How far can you go? The lens is the limit. Theoretically, you can stitch an infinite number of images. The true limits lie in how much your lenses will allow you to zoom into a scene. Yet, the most important factor still remains: What’s practical in a given situation? Other questions arise. What’s better? Fewer exposures made with a higher-quality lens? Or, more exposures made with a lower-quality lens? The answer lies in how much the quality of one lens exceeds another. Compare manufacturers’ MTF charts (they’re readily available online) for useful objective data that will shed light on this.

So, when you want sharper, bigger digital images from your existing cameras, you have options. Remember, upsample, stack and stitch.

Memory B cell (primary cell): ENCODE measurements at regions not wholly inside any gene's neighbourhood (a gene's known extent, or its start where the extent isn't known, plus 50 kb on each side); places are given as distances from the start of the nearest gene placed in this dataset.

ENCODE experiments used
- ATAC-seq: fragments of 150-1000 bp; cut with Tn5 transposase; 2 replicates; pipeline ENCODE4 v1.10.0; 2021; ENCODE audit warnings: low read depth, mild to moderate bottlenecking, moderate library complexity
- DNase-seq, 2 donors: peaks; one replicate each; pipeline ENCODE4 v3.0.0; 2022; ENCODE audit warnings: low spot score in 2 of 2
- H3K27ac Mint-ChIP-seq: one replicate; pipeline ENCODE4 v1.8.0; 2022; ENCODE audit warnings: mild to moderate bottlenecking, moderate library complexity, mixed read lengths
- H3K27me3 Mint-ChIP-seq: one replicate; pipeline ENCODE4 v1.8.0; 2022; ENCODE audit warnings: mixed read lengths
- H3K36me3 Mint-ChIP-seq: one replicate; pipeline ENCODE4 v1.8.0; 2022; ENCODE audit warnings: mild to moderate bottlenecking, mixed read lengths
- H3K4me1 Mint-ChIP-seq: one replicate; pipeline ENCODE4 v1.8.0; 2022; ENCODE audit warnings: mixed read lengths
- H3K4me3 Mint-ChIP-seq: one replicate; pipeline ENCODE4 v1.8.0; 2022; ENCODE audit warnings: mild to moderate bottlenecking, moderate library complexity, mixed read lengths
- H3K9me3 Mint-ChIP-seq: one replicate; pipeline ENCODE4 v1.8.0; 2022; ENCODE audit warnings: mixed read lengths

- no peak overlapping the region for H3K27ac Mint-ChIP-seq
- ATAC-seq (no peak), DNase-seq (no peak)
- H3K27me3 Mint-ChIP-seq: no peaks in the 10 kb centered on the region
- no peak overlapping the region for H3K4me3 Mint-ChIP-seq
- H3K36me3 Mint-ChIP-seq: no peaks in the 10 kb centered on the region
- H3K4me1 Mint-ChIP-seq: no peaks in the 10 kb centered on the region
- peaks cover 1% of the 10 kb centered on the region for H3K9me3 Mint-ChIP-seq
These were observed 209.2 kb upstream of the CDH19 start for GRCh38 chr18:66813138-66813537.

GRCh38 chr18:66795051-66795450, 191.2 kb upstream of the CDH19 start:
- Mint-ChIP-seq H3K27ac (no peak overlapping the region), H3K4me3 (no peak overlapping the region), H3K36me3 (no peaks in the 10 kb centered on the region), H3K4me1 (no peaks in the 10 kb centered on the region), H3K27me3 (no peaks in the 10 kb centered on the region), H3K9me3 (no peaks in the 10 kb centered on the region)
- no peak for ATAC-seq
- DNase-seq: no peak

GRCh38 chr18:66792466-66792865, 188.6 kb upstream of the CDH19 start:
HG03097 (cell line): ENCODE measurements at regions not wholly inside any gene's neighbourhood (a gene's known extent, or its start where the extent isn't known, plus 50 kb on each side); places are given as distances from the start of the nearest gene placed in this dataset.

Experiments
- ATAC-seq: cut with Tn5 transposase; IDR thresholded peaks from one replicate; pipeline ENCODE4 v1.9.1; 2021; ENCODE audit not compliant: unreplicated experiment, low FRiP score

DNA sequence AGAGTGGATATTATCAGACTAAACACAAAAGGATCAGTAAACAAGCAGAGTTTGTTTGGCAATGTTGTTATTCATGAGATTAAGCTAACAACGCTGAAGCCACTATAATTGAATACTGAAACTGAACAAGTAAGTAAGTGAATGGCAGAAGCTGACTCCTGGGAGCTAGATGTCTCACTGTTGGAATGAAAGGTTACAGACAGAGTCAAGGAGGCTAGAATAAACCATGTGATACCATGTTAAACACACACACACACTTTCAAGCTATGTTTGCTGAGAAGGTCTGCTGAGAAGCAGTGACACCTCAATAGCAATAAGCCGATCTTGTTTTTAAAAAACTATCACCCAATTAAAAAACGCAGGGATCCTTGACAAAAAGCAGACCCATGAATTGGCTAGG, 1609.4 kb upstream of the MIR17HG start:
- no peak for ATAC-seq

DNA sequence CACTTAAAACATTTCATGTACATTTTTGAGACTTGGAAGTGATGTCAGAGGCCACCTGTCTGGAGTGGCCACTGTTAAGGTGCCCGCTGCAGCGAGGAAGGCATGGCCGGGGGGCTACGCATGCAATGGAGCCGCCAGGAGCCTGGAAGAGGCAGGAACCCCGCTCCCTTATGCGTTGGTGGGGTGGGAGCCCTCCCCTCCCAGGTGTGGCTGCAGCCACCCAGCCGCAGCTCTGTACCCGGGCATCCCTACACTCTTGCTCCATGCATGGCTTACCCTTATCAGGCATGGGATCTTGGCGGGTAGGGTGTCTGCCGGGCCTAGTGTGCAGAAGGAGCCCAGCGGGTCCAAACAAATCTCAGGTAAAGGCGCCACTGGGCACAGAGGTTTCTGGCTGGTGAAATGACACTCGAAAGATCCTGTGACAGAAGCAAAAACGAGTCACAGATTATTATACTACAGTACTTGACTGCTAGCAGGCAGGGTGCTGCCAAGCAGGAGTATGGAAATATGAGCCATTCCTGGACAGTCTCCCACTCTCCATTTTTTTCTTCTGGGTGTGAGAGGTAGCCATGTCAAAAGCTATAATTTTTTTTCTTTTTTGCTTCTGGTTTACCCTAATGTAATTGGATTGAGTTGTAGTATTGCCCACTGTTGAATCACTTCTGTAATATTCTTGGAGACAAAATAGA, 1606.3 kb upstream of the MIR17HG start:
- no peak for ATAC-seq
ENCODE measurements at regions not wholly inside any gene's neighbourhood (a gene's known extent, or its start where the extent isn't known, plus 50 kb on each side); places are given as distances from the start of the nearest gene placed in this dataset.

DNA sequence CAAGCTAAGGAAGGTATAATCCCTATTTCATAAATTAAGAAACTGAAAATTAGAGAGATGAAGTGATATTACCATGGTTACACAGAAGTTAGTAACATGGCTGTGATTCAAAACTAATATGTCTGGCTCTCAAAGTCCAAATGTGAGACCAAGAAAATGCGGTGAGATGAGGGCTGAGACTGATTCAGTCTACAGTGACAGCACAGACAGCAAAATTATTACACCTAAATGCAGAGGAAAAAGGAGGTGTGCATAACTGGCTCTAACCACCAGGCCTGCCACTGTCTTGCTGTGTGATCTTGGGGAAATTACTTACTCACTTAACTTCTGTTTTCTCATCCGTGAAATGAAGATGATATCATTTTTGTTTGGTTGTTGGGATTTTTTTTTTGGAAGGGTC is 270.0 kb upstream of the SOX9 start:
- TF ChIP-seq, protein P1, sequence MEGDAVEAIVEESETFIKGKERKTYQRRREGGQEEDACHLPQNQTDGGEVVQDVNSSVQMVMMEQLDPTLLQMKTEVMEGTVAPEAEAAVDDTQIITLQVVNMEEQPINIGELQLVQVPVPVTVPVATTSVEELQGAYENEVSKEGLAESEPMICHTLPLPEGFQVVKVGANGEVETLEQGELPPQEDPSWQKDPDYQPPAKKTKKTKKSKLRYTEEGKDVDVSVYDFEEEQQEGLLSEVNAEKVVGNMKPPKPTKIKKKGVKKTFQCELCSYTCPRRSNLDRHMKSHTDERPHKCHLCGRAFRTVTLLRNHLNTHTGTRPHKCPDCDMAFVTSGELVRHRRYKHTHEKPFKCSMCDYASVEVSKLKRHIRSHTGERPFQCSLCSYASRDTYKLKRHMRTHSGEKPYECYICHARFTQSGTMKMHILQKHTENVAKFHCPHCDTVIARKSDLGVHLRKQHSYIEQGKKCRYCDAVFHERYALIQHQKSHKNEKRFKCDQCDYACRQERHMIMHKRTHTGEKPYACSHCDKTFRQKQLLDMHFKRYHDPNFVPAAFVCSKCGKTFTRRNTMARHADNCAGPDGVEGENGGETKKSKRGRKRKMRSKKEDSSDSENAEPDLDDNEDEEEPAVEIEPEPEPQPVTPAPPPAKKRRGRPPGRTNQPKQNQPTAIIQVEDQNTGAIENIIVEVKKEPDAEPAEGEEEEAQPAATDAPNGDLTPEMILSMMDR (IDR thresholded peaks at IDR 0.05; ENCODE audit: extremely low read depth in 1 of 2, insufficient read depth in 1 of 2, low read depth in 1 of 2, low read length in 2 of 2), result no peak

Read more on Digital Photo Pro.

Learn more in my digital photography and digital printing workshops.

No one needs to learn to “think outside the box” more than photographers. The frame, literally a box, is often our greatest ally. Learning to see photographically is, in part, learning to see within the limits of this box and use them creatively. But there are times when this limits our vision unnecessarily. Once we’ve learned to see within the box, we then also need to learn to see outside the box—and start extending the frame with multiple exposures to perfect select compositions. Extending format techniques aren’t just for panoramic image formats. They can be used to give you the extra inch that can make all the difference in the world for your compositions …

Read more on Digital Photo Pro.

Learn more in my digital photography and digital printing workshops.